Psychological barriers to Communication – Status-consciousness is widely known to be a serious communication parrier in organizations. It creates psychological distance leading to breakdown of communication or miscommunication. A man high up in an organization often builds up a wall around himself that the people below fing it difficult to break through. Thus it is seen that power centres restric participation of the less powerful in decision making. In the same way one family background formulates one’s attitudes and communication skills.
Psychological and emotional barrier is block in effective communication, particularly in inter-personal communication process, the message is received when the receivers psychological condition is disturbed and he cannot understand in the right perspective and fails to give feedback in time. Psychological barriers are stronger than physical barriers. In it message cannot penetrate easily into the person. Social values, inferiority complex, etc affect the quality of communication.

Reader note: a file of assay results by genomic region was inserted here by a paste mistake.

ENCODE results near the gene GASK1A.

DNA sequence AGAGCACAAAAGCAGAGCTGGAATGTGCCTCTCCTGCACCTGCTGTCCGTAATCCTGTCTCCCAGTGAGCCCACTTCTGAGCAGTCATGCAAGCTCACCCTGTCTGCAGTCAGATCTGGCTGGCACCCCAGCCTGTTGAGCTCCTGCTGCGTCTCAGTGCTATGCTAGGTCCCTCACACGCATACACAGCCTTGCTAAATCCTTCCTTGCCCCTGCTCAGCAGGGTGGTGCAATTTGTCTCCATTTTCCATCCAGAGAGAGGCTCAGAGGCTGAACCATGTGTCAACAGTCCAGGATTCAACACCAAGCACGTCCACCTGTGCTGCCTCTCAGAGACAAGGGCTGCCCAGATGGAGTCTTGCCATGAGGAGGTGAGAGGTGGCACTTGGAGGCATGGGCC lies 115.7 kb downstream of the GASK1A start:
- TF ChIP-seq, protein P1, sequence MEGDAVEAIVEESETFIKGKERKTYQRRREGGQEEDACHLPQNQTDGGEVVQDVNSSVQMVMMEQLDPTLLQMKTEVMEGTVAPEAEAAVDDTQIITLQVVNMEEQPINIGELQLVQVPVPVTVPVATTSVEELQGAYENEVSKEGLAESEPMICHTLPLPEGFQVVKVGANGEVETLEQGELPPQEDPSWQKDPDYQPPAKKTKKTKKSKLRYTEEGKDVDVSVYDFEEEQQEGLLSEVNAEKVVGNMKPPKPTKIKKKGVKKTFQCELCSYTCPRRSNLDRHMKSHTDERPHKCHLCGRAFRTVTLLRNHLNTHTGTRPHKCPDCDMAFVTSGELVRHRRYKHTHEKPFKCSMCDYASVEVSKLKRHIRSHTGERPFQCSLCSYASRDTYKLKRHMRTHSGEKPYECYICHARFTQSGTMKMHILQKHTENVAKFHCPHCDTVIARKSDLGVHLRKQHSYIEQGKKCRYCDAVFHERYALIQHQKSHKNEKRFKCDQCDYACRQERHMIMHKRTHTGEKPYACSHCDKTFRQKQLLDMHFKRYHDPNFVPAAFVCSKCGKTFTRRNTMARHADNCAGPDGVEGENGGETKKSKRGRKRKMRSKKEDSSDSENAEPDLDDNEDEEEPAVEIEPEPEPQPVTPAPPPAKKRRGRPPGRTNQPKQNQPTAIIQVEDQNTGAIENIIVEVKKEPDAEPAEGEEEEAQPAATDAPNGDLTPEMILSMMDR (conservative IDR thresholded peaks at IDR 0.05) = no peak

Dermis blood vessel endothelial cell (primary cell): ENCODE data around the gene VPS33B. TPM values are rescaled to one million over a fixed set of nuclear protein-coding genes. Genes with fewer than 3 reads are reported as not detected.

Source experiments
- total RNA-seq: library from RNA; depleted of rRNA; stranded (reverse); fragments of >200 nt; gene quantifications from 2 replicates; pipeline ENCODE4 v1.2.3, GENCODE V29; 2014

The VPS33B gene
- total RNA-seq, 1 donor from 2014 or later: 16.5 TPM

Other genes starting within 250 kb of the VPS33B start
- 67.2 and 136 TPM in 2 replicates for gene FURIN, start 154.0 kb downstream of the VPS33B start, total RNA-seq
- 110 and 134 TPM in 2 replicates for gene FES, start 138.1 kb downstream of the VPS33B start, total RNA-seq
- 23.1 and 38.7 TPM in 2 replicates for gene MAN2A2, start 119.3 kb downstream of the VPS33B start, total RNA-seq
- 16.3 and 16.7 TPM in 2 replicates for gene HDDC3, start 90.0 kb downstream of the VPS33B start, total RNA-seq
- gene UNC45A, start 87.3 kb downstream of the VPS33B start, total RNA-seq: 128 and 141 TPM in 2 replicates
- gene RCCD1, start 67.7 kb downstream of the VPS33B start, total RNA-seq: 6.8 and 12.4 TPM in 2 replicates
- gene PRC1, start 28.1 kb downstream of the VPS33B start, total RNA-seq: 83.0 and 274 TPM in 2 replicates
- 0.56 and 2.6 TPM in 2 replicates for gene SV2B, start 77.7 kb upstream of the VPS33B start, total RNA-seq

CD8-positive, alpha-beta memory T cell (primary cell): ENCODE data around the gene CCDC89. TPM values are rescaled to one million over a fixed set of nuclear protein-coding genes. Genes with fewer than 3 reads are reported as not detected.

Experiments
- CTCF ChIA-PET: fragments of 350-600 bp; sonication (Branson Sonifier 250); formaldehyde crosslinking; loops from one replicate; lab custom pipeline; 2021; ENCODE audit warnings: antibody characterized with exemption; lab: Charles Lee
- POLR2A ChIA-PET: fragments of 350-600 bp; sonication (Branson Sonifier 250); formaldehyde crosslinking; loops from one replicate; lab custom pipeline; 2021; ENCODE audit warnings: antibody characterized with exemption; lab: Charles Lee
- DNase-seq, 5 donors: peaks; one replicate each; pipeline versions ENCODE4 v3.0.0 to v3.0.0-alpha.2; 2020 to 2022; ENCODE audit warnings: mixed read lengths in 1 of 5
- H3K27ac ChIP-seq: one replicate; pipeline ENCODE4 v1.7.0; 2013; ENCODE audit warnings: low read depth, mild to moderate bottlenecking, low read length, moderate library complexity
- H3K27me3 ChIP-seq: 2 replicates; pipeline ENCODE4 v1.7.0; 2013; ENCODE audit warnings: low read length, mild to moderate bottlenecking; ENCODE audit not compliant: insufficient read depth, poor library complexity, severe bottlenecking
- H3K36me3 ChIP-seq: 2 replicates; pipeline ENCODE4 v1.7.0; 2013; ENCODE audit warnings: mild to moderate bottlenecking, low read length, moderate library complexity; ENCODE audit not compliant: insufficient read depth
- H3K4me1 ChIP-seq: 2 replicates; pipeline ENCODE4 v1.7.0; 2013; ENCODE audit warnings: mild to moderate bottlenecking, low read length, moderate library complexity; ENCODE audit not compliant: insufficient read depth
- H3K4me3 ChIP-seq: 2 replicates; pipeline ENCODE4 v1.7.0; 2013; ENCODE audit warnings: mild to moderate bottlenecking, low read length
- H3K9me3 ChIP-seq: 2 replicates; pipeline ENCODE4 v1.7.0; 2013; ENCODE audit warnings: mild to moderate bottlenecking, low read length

The attitudes and opinions, place in society and status – consciousness arising from one’s position in the hierarchical structure of the organization the state of one’s relations with peers, seniors, juniors, family background-all these factors deeply influence one’s ability to communicate both as a sender and receiver, both in encoding and decoding the messages.
Psychological barriers arise from emotions, motives, perception, social values etc. These create a psychologic distance and cause misunderstanding among people and hinder the process of communication. Main psychological barriers to communication are as under:
Men have two ears and one tongue in order that they may hear more and speak less. There are many talkers but few listeners. It is normally seen that some officers have got a tendency to form a judgement before listening to the entire message. It is human tendency that he try to evaluate quickly. He does not listen or read the whole, but tries to infer from certain part of the message. The moment he tries to evaluate, he stops, further message visible to his sensory receptors. As a result effective communication does not take place because of premature evaluation.
2. Selective Perception